The first time Louis van Gaal pulled his pants down in front of his players happened in — but hang on; let’s walk that back a second. The first time Louis van Gaal pulled his pants down in front of his players that we know of happened in 2009, when he was managing Bayern Munich. Van Gaal was famous for being a brilliant tactician and equally famous for being a seismic pain in the ass. Back in 1991, he’d taken his first job as a head coach, at Ajax in his hometown of Amsterdam. “Congratulations on signing the best coach in the world,” he told one of the club directors who hired him. Then he went on to win three league titles, a UEFA Cup, and — in 1995, a year in which Ajax went undefeated in both league play and European competition — the Champions League. When FC Barcelona lured him away in 1997, he modestly informed the corps of reporters at his introductory press conference that “I have achieved more with Ajax in six years than Barcelona have in 100 years.” Which (1) was untrue,1 (2) instantly made everyone hate him, and (3) whatever, because he won La Liga in his first year and then did it again in his second.
So when you’re describing van Gaal’s behavior, it’s important to be cautious. You can’t simply say “until 2009, he had definitely never displayed his testicles to his players by way of making a point that none of them understood.” He’s Louis van Gaal. He easily could have. As we prepare for the second phase of what feels like the van Gaal apotheosis — he’s about to start his first season in charge of Manchester United, after leading the Netherlands to a third-place finish at this summer’s World Cup — it’s helpful to keep repeating this. It’s the core tenet of the study of van Gaal — of van Gaalogy, if you will. You can never rule anything out.
In 2009, Luca Toni was one of the leading strikers in Germany and an integral part of the Bayern Munich squad that had won the Bundesliga two seasons before. Van Gaal, who had been the head coach at Bayern for only a few weeks, benched him. Tensions built. One day, van Gaal gathered his players around him in the locker room. He explained that he wasn’t afraid to drop any player from the team, superstar or not. No one was safe. Then, to underscore the point, he dropped his shorts. Exactly why he did this remains something of a mystery. Toni says it was to show that “he had the balls.” Van Gaal himself says it was to show that he uses everything for the team, “my voice, my mind, and everything else I’ve got.” Mark van Bommel says the players burst out laughing and that “it certainly didn’t have the effect van Gaal intended.” No one knew what he was doing. Bayern won the league-cup double that year.
You can never rule anything out. You can never rule out, for instance, that van Gaal will decide to substitute his goalkeeper immediately before a penalty shootout, as he did at the World Cup this year, sending on Tim Krul for Jasper Cillessen in the quarterfinal against Costa Rica, 44 seconds before the final whistle. It was a baffling decision, one that no manager had made in any previous World Cup. Probably no manager had even thought about it. I mean, why would you? Krul stopped two penalties and the Netherlands went on to the semifinal.2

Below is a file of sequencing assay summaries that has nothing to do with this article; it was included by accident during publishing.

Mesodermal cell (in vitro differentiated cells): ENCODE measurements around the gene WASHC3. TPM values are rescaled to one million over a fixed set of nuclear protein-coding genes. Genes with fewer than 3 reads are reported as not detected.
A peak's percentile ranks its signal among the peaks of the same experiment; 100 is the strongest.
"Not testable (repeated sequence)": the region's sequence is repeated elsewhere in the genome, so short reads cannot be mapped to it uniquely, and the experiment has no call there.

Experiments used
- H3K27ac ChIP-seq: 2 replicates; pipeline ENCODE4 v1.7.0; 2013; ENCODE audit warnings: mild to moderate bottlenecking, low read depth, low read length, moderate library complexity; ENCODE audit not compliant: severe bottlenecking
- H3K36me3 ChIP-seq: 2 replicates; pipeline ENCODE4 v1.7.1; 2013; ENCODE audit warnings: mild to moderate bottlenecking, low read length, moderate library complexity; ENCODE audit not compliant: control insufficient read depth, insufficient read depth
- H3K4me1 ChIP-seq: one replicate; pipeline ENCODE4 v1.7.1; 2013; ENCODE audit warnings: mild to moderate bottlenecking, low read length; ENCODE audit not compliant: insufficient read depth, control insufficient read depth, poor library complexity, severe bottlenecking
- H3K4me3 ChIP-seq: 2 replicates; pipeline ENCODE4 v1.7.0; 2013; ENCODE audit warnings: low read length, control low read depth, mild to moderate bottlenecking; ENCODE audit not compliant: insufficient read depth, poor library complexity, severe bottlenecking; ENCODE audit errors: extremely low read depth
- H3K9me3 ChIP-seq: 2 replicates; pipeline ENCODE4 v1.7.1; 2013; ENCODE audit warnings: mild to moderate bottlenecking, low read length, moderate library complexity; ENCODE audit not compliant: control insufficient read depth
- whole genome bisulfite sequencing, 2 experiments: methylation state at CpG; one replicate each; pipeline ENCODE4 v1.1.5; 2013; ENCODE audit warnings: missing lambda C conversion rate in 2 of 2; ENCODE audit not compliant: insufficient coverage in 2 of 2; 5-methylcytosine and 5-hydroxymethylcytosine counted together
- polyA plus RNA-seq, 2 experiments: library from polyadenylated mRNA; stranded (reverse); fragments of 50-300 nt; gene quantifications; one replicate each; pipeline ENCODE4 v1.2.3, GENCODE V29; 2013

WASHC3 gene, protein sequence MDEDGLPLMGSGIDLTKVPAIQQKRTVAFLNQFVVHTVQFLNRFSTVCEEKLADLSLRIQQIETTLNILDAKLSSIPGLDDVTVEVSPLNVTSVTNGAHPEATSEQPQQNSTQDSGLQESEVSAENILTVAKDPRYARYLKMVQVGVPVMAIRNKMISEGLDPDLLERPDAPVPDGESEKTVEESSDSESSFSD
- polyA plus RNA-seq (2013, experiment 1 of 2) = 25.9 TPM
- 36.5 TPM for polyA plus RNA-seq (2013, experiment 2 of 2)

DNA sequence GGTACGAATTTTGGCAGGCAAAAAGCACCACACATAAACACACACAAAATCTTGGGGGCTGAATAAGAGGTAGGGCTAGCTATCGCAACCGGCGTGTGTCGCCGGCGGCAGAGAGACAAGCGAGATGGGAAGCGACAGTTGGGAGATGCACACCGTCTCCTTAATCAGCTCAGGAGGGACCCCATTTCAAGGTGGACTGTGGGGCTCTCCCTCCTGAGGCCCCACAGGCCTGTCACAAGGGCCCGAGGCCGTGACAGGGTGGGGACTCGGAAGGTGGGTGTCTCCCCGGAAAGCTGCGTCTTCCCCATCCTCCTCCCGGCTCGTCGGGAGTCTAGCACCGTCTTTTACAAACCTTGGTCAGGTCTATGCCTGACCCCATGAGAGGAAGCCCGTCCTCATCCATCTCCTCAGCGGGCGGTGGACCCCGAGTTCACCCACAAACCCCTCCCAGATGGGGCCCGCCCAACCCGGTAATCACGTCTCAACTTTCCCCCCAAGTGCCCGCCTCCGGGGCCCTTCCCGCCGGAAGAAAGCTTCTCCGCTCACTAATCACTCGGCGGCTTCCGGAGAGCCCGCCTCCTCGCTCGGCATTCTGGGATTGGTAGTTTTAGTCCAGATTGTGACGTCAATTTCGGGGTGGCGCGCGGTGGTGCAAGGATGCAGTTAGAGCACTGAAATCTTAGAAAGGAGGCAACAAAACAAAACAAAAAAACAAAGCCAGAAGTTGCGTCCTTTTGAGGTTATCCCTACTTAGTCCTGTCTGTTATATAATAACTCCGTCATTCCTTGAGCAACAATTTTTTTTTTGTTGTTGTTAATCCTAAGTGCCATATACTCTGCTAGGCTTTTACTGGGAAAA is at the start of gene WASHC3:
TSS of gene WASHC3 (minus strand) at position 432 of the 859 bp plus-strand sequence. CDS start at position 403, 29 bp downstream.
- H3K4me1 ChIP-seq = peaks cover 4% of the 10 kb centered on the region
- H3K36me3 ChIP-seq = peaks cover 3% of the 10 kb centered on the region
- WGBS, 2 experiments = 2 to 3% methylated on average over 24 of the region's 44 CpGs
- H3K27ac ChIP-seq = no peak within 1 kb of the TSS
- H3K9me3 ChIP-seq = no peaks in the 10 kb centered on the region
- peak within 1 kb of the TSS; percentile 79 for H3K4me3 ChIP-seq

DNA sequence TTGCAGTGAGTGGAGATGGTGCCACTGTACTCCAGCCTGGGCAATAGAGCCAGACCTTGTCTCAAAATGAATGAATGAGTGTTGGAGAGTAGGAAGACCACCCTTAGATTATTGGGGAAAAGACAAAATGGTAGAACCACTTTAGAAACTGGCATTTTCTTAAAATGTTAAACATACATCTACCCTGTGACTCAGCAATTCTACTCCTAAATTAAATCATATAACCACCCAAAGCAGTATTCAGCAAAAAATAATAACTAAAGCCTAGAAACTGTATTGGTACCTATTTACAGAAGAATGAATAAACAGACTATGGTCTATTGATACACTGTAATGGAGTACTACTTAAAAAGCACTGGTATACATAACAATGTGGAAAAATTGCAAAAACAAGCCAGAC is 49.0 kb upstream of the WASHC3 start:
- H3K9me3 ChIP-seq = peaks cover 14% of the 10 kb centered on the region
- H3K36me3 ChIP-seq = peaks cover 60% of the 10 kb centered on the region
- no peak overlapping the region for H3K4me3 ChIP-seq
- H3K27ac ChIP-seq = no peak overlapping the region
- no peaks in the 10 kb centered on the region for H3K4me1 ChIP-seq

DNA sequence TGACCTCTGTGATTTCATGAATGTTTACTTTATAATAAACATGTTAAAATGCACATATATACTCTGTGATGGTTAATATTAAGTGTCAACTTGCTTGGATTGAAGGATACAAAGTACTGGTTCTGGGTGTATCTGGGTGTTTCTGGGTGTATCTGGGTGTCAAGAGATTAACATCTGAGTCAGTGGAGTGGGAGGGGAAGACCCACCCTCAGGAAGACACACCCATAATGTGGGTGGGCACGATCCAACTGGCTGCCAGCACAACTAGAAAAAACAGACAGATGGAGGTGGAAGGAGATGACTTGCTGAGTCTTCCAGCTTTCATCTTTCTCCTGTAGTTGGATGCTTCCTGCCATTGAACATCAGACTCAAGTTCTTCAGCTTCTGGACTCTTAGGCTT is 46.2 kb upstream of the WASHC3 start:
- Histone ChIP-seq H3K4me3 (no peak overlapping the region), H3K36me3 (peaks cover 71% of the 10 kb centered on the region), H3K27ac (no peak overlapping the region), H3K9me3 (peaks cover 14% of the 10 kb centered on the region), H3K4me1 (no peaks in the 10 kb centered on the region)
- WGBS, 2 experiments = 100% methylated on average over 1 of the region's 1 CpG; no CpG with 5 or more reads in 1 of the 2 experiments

If José Mourinho3 is the Lord Byron of European soccer — ironical, suavely abrasive, ultimately better able to sleep at night than he wants you to suspect — then van Gaal is something like its Kanye West. He’s a self-appointed genius who turned out to be an actual genius, a fragile megalomaniac, an emotional extremist tormented by the world’s failure to act as a projection of himself. He’s a shrewd analyst whose brain runs on pure id, which makes him both a comical figure and a faintly moving one.4 “I cry almost every day,” he has said. “There’s always something that touches me.” He’s almost certainly underrated both as a tactical innovator and as a nurturer of talent. This is hard to believe only because he so consistently overrates himself.
Still, consider: It was van Gaal who named Pep Guardiola captain at Barcelona in the late ’90s. It was van Gaal who introduced the ball-pressing that later became a hallmark of Barça’s tiki-taka. Mourinho started his career as an assistant to Bobby Robson, but it was van Gaal who helped him find his wings as a manager.
And forget about that third-place finish at the World Cup with a supposedly aging and inferior Dutch squad. Remember the German team that won the tournament? It was van Gaal who made Thomas Müller a regular starter for Bayern. It was van Gaal who turned Bastian Schweinsteiger into a defensive midfielder, the position from which he dominated the final against Argentina. World soccer is saturated with his influence; the only reason to deny this is that it’s also saturated with his personality. He’s like a glacier that won’t stop yelling at tourists: “I carved that mountain range!”
A few other van Gaal anecdotes, just for laughs. Some of these are more verifiable than others; they are all, however, among the core texts of van Gaalogy. When you study Louis van Gaal, you also study the apocrypha. You can never rule anything out.